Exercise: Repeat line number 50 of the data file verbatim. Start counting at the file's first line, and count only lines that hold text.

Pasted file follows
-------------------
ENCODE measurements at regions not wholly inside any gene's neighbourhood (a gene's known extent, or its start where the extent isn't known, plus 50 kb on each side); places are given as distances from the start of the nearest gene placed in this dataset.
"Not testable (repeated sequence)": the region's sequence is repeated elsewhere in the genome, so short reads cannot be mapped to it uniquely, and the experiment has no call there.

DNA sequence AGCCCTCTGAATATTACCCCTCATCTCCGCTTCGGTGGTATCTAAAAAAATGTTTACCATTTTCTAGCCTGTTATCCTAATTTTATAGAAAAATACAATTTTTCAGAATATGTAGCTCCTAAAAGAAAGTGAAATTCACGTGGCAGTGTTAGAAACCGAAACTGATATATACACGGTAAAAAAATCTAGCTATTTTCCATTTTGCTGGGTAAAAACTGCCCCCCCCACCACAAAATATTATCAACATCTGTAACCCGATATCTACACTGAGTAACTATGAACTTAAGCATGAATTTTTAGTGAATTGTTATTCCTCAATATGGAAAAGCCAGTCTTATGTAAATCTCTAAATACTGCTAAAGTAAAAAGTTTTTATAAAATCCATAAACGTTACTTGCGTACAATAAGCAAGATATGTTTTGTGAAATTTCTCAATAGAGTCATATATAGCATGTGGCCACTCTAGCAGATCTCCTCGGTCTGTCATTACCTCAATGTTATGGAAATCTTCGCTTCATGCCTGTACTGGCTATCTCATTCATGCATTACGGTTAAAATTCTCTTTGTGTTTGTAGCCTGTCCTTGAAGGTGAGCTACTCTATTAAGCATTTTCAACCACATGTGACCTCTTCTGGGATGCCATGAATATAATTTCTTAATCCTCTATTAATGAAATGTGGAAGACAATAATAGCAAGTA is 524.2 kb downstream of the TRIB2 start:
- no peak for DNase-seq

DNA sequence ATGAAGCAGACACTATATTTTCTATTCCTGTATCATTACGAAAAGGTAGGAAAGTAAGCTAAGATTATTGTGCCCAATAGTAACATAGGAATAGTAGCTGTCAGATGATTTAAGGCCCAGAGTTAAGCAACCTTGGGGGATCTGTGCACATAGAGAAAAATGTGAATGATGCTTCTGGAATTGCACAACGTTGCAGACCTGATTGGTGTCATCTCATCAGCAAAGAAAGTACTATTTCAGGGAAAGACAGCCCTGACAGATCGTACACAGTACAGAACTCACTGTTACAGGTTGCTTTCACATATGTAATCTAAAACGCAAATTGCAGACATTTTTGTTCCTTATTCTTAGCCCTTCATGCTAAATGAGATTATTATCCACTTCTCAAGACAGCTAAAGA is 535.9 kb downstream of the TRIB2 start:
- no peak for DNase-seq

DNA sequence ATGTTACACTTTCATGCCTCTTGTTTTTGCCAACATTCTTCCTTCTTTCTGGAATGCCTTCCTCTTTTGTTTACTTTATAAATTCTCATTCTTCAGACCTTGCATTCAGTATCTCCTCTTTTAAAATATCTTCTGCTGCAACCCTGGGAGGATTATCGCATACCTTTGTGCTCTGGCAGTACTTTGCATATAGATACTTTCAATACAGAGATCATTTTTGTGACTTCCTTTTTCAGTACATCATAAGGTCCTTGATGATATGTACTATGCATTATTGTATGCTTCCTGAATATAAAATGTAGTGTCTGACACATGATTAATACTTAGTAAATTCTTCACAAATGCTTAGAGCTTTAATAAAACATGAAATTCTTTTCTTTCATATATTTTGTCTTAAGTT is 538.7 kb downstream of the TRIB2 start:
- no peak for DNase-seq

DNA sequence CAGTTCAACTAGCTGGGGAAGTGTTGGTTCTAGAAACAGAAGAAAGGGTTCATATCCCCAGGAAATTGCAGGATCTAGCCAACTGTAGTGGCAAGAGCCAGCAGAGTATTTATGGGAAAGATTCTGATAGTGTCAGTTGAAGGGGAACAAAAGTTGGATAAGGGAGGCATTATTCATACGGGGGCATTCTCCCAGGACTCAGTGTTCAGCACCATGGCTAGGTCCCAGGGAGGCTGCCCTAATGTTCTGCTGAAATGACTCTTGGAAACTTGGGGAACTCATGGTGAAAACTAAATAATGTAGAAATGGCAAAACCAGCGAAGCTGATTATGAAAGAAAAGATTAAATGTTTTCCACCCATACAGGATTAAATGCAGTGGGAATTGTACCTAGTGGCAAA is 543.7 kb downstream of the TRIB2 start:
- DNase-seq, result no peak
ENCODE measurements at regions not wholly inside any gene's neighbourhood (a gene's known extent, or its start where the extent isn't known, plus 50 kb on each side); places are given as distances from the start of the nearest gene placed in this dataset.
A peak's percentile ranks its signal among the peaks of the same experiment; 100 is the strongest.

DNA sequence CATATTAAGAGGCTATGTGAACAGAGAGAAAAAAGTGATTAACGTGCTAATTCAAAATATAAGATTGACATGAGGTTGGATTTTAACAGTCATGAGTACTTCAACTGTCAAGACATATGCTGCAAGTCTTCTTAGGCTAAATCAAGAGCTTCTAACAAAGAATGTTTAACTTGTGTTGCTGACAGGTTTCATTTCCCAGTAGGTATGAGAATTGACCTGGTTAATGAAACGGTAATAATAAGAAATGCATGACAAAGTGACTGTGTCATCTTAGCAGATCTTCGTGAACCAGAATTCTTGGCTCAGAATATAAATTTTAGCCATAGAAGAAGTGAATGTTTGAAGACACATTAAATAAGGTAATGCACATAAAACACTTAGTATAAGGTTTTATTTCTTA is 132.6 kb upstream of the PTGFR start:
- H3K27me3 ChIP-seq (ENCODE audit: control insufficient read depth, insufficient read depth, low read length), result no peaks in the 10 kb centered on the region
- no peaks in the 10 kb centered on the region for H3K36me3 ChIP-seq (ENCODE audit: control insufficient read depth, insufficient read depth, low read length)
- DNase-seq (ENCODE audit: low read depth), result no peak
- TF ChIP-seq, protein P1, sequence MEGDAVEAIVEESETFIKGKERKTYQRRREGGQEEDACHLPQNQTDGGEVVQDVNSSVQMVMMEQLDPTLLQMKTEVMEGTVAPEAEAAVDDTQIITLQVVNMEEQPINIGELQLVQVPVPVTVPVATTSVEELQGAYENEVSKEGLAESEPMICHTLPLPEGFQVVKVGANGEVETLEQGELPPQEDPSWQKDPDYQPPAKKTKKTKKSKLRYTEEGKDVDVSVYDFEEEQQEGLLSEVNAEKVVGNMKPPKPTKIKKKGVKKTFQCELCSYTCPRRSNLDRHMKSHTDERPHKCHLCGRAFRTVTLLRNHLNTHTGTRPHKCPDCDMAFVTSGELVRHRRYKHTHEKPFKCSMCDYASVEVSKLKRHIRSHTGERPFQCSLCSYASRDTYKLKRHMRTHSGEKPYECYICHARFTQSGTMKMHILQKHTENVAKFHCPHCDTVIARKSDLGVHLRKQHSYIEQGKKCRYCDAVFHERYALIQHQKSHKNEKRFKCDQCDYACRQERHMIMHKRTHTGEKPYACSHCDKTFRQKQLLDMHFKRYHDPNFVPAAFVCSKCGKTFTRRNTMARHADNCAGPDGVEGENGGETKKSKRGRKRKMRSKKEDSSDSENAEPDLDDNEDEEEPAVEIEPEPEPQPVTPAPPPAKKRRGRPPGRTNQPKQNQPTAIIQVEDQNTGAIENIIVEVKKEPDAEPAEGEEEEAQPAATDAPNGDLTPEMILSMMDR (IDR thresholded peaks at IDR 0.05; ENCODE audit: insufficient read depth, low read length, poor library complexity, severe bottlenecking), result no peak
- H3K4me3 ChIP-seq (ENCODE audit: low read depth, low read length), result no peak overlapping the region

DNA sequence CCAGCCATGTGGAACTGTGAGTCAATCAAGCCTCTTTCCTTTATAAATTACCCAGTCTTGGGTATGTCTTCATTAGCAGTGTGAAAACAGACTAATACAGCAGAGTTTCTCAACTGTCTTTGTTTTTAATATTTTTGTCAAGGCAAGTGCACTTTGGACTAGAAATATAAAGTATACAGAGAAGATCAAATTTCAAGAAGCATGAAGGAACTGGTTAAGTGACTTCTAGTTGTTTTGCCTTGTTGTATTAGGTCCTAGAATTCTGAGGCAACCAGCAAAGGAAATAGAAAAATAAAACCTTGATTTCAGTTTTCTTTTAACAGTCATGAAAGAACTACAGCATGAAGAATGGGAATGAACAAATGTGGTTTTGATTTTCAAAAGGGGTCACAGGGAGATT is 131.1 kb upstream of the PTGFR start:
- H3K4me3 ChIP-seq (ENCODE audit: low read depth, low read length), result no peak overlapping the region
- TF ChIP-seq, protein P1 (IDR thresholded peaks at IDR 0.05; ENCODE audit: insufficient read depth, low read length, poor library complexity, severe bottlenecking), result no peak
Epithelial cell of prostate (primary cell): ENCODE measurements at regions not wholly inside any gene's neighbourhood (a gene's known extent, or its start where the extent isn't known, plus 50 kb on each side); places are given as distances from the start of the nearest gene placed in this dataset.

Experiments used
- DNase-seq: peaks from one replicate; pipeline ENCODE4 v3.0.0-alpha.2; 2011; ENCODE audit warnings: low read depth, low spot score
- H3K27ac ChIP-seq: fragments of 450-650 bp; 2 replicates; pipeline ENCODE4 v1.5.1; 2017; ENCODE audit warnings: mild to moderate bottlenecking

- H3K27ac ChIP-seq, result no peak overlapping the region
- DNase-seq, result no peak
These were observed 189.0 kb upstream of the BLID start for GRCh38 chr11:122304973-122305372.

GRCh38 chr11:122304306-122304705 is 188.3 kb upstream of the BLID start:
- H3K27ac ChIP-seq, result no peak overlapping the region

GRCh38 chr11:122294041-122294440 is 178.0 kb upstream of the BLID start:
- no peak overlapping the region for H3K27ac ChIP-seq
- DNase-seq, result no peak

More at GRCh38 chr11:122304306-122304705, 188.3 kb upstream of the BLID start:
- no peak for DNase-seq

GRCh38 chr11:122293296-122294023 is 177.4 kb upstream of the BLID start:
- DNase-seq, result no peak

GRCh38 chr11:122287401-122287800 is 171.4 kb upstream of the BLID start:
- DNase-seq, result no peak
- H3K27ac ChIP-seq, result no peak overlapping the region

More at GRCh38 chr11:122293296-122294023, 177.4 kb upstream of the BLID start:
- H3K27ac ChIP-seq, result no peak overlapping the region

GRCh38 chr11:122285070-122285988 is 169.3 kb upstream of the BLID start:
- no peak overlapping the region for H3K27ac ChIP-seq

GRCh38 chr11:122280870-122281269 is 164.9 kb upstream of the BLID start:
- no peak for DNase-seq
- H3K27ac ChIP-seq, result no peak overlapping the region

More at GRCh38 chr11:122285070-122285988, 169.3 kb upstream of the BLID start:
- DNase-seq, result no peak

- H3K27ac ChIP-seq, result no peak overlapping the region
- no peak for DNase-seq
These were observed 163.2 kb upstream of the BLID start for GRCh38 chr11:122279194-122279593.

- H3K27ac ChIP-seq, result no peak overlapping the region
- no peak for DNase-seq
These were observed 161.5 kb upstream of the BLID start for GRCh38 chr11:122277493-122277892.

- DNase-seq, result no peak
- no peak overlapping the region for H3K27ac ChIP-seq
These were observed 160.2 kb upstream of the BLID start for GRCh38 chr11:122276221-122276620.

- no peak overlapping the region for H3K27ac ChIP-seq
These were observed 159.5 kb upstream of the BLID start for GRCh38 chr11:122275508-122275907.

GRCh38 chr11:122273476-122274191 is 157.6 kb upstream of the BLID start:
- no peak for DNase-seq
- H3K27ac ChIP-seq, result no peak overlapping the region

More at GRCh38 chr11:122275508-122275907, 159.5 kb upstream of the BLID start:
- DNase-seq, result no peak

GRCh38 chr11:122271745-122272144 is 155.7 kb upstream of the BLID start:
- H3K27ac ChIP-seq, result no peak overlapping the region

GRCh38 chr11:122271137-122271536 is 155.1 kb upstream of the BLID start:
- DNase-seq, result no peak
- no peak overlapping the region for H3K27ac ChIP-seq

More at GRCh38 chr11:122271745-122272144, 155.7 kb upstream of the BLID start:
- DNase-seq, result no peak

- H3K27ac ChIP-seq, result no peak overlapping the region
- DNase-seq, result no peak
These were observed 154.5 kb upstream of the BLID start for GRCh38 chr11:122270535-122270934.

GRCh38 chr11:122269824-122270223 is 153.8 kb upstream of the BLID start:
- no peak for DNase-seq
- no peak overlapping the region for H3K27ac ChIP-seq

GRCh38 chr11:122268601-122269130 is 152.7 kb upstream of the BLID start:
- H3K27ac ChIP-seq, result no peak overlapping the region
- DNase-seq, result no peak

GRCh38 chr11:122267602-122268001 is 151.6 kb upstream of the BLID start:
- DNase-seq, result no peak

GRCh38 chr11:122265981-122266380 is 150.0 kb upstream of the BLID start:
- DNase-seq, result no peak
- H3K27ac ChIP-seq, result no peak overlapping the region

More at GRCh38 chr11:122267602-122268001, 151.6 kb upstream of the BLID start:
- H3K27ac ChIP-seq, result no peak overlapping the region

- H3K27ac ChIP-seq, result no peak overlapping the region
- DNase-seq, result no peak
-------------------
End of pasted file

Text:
- H3K27ac ChIP-seq, result no peak overlapping the region